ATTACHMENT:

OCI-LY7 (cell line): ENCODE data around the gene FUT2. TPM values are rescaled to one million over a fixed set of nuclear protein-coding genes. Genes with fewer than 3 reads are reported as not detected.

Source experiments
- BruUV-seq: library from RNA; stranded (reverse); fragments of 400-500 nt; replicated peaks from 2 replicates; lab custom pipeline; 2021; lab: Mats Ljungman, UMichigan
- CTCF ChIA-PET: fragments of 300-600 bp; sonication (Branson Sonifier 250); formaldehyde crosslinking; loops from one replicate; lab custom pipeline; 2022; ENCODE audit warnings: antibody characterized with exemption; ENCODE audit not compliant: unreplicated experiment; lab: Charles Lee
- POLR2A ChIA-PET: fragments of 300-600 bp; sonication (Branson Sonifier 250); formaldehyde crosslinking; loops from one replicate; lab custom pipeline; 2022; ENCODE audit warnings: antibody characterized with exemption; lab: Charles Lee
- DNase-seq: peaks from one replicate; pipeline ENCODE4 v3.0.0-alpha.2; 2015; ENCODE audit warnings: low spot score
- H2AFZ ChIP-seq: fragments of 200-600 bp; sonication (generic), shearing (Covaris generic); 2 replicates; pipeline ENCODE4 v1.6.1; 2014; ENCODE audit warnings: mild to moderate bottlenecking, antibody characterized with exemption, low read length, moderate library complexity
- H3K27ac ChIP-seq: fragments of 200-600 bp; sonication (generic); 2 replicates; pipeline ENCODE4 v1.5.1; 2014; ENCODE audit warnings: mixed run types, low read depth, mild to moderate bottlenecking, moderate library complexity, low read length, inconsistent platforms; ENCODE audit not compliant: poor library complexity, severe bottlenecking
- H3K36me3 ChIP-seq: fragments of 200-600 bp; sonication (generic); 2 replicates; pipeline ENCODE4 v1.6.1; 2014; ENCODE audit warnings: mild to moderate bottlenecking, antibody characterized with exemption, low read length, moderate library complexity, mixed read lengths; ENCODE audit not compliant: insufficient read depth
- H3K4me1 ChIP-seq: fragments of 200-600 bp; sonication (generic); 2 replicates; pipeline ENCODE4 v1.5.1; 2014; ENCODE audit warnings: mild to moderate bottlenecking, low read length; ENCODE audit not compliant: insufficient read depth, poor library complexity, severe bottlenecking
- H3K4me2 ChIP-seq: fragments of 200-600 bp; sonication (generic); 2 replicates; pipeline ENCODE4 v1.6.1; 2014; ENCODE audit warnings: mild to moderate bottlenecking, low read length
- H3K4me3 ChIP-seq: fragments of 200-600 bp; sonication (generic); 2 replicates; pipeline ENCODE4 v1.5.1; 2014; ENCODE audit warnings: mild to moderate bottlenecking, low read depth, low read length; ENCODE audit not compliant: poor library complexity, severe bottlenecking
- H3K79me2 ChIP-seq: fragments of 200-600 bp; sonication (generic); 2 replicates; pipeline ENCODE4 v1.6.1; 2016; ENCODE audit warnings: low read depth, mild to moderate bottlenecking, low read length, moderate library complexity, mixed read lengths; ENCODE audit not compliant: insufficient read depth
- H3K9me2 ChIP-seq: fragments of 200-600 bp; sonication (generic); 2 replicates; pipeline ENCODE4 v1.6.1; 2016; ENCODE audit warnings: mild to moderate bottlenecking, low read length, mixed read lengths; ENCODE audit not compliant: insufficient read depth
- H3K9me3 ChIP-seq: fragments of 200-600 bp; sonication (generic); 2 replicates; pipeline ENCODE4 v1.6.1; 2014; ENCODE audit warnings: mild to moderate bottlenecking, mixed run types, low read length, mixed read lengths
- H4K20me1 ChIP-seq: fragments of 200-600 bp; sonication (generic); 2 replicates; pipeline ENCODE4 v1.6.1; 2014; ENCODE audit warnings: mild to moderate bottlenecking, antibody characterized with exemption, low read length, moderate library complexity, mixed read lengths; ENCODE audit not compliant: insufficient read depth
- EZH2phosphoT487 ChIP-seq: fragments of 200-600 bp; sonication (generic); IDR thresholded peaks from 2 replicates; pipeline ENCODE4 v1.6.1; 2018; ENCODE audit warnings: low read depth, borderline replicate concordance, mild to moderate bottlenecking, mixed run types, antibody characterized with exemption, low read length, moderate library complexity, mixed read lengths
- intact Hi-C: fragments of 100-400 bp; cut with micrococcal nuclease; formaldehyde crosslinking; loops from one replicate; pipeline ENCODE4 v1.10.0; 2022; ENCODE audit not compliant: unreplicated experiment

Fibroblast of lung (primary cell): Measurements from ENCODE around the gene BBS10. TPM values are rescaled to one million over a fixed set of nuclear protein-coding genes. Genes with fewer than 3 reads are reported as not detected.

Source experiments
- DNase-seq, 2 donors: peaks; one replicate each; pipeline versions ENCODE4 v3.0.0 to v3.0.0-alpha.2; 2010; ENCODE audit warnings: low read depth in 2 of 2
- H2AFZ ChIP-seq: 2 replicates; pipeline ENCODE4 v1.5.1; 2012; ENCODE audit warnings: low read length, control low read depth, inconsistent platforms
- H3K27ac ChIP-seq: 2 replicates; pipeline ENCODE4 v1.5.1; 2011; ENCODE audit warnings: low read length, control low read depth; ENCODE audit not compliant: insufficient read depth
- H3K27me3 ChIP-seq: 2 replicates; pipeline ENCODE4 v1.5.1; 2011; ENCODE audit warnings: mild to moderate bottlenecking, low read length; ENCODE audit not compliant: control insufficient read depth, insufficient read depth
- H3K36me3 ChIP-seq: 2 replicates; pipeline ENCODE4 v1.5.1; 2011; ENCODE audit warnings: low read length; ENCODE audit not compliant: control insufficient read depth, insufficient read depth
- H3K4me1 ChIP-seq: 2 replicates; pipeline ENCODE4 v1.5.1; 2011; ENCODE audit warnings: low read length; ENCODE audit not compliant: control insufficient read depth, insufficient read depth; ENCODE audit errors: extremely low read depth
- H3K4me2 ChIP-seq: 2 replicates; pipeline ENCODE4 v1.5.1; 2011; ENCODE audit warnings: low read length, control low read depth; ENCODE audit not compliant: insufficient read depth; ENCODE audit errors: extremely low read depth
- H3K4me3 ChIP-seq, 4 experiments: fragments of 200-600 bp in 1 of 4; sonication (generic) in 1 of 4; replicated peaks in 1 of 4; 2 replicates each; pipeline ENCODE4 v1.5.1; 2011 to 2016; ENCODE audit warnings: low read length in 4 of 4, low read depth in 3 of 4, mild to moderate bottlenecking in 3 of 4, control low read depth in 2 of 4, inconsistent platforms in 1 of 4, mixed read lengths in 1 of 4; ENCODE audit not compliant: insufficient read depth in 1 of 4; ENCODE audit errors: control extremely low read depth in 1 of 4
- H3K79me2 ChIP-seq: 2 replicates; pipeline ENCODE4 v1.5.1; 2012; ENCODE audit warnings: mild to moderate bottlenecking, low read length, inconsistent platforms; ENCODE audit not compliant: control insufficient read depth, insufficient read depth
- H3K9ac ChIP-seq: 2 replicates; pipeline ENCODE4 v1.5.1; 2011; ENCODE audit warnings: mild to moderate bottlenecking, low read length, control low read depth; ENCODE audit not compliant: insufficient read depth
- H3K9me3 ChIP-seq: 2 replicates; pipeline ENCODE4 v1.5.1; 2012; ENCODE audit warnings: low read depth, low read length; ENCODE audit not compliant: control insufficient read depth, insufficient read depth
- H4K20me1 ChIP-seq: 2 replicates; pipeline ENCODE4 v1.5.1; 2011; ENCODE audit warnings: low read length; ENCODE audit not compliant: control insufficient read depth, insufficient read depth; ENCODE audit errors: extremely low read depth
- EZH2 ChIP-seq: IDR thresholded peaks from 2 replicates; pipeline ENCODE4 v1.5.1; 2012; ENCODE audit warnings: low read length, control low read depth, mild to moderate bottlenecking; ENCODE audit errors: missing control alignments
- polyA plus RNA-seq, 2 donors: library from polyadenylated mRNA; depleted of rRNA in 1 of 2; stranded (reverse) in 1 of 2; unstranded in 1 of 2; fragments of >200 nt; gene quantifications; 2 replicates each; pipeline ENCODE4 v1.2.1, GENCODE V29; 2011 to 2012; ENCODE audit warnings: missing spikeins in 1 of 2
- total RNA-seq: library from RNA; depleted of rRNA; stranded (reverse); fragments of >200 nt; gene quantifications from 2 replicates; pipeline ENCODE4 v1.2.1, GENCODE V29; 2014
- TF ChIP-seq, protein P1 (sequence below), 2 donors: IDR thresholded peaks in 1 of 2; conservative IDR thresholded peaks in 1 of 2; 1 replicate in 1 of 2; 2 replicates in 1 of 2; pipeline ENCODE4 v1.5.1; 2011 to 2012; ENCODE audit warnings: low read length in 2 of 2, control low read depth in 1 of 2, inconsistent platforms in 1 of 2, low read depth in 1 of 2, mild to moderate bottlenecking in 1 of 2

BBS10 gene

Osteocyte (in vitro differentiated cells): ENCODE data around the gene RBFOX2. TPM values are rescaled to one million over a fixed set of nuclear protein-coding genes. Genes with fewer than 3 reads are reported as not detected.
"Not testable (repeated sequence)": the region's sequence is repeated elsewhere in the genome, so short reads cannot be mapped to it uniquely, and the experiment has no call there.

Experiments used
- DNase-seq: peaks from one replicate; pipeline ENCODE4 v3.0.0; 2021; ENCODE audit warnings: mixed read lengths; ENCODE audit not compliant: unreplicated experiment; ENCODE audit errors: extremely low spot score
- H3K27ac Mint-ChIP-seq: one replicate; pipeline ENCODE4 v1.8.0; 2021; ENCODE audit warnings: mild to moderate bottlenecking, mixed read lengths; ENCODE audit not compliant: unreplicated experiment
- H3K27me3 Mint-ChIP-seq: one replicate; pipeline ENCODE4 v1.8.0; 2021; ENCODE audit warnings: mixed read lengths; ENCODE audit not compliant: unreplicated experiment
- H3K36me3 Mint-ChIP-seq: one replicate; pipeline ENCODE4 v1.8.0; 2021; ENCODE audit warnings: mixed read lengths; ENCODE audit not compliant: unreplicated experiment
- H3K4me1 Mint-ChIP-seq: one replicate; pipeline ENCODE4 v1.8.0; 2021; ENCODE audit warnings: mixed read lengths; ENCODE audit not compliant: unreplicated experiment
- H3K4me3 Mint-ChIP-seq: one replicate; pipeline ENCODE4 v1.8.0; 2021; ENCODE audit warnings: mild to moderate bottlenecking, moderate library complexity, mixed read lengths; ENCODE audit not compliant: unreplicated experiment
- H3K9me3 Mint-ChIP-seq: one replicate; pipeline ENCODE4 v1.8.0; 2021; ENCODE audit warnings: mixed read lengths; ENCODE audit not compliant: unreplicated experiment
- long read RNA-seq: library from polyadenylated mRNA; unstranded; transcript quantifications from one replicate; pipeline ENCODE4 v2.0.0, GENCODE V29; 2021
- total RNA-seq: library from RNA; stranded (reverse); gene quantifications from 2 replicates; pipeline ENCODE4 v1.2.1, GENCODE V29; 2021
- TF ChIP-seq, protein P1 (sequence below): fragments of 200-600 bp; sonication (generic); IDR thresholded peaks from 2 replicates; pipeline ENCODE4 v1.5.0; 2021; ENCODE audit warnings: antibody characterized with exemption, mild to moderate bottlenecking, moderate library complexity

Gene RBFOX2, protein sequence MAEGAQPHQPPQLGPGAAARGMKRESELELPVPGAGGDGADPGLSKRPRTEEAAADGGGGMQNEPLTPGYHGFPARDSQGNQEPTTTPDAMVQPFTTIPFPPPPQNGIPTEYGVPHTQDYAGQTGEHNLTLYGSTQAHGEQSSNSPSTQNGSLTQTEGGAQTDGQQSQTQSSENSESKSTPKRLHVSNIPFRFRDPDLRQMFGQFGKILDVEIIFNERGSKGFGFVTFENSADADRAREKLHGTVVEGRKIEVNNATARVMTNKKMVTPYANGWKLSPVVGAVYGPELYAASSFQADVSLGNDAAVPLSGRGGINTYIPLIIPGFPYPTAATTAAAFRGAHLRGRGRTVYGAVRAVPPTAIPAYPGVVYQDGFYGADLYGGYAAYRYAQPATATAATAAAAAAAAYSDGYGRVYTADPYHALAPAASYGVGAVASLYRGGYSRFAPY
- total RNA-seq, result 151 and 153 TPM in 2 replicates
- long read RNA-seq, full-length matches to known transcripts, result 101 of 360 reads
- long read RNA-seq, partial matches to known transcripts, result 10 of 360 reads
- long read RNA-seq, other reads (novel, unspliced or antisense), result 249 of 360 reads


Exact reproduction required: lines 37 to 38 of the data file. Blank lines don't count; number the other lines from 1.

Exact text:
BBS10 gene

Osteocyte (in vitro differentiated cells): ENCODE data around the gene RBFOX2. TPM values are rescaled to one million over a fixed set of nuclear protein-coding genes. Genes with fewer than 3 reads are reported as not detected.